Friday, January 4, 2013

She's a Real Character!

Well, I have my premise to my novel. I know where it takes place and I have identified some of the characters. I was awake all night as the story played out in my head. It was as if I was watching a movie. If I can capture my "mind movie" with words, I will have a great novel. I realized last night though there are a lot of characters I haven't met yet. Remember my story in a sentence?

Here it is again:

Coffee barista and shop owner Sonja Parker is a single mom on her last leg financially and emotionally when Melissa, a college student comes to work at the Door County store and brings the message of God’s favor to Sonja.

So here are a few of my questions:

  • How did Sonja wind up as a single mom? 
  • Who is the father of her child? 
  • How old is her child and what else do I know about the little one? 
  • Where does Melissa go to college? 
  • Did Sonja go to college?
  • What about Sonja's parents? the grandparents?

I have a whole list like that. some of my questions were answered in my "mind movie" last night, but others are still out there haunting me. 

I don't know how other writers do it, but I am making a profile sheet for each of my characters. I want to know everything I can about them and as I learn more about them along the way, I will change the profile sheet or add to it.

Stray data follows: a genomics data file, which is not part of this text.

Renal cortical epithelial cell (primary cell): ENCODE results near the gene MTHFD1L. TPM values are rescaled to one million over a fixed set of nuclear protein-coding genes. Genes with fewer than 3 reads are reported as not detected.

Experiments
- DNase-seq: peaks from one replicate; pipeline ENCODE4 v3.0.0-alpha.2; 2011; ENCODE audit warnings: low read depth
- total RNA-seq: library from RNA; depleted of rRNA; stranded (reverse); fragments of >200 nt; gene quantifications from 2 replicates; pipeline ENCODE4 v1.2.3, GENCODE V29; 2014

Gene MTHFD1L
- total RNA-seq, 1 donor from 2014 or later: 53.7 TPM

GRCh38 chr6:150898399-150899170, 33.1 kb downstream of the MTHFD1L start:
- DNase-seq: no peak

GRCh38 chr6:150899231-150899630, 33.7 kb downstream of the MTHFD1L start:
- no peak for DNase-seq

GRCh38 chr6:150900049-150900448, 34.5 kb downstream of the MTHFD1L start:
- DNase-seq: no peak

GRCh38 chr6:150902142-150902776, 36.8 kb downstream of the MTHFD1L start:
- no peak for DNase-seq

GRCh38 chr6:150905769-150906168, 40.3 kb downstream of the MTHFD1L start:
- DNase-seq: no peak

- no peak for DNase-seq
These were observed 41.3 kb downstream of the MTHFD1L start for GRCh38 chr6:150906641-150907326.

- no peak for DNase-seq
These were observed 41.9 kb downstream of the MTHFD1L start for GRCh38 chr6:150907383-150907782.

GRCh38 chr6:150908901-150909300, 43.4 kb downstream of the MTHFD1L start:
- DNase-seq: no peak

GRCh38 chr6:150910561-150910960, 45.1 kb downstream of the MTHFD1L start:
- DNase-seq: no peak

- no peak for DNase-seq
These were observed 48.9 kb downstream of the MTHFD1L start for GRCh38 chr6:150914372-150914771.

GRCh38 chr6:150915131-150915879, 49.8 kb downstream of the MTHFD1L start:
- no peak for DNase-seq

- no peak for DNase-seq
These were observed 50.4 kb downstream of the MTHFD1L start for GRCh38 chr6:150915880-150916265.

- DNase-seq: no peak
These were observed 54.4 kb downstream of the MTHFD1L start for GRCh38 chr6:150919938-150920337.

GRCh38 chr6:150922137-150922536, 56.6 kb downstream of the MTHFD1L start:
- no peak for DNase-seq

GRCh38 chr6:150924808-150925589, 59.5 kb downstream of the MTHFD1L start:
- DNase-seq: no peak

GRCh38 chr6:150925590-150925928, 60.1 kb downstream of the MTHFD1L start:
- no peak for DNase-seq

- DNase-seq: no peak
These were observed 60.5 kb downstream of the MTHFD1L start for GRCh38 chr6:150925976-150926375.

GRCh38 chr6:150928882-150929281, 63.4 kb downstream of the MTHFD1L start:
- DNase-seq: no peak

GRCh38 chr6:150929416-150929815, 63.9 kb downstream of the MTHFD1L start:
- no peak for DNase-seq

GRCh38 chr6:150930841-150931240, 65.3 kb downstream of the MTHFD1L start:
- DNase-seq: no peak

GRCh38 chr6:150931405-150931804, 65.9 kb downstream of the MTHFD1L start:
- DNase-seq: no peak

I am creating a spreadsheet for my characters. I didn't start that way. First I started writing a paragraph about each character, but I quickly realized I was writing the story. I decided to use a form instead. I want to be able to locate info quickly. I thought about creating a resume for each character. I am including my characters' birthdays and ages. You don't ask for that info on a resume, but I figure if these characters want a job in my book, I expect full disclosure! In the end, all I needed was a simple spreadsheet. 

I found when I wrote my first novel, I needed a tool to manage my characters. I really don't like to read a book where the author gives the reader conflicting information. For example, I read a book where a couple was preparing to celebrate their silver wedding anniversary (25 years). The author described how they met at college. But if you looked at the story as a whole and did the math, the happily married couple would had to have gone to college at the age of twelve and married at fourteen or fifteen years of age! Inconsistencies like that drive me crazy! I certainly don't want to do that to my audience.

So if you are joining me in this venture; if you are starting your own novel, I encourage you to make sure you know your characters. I have completed what i already know about my characters. I will add more later and probably change some things along the way. Hey, I already changed Sonja's last name five times...and I am just at the beginning.

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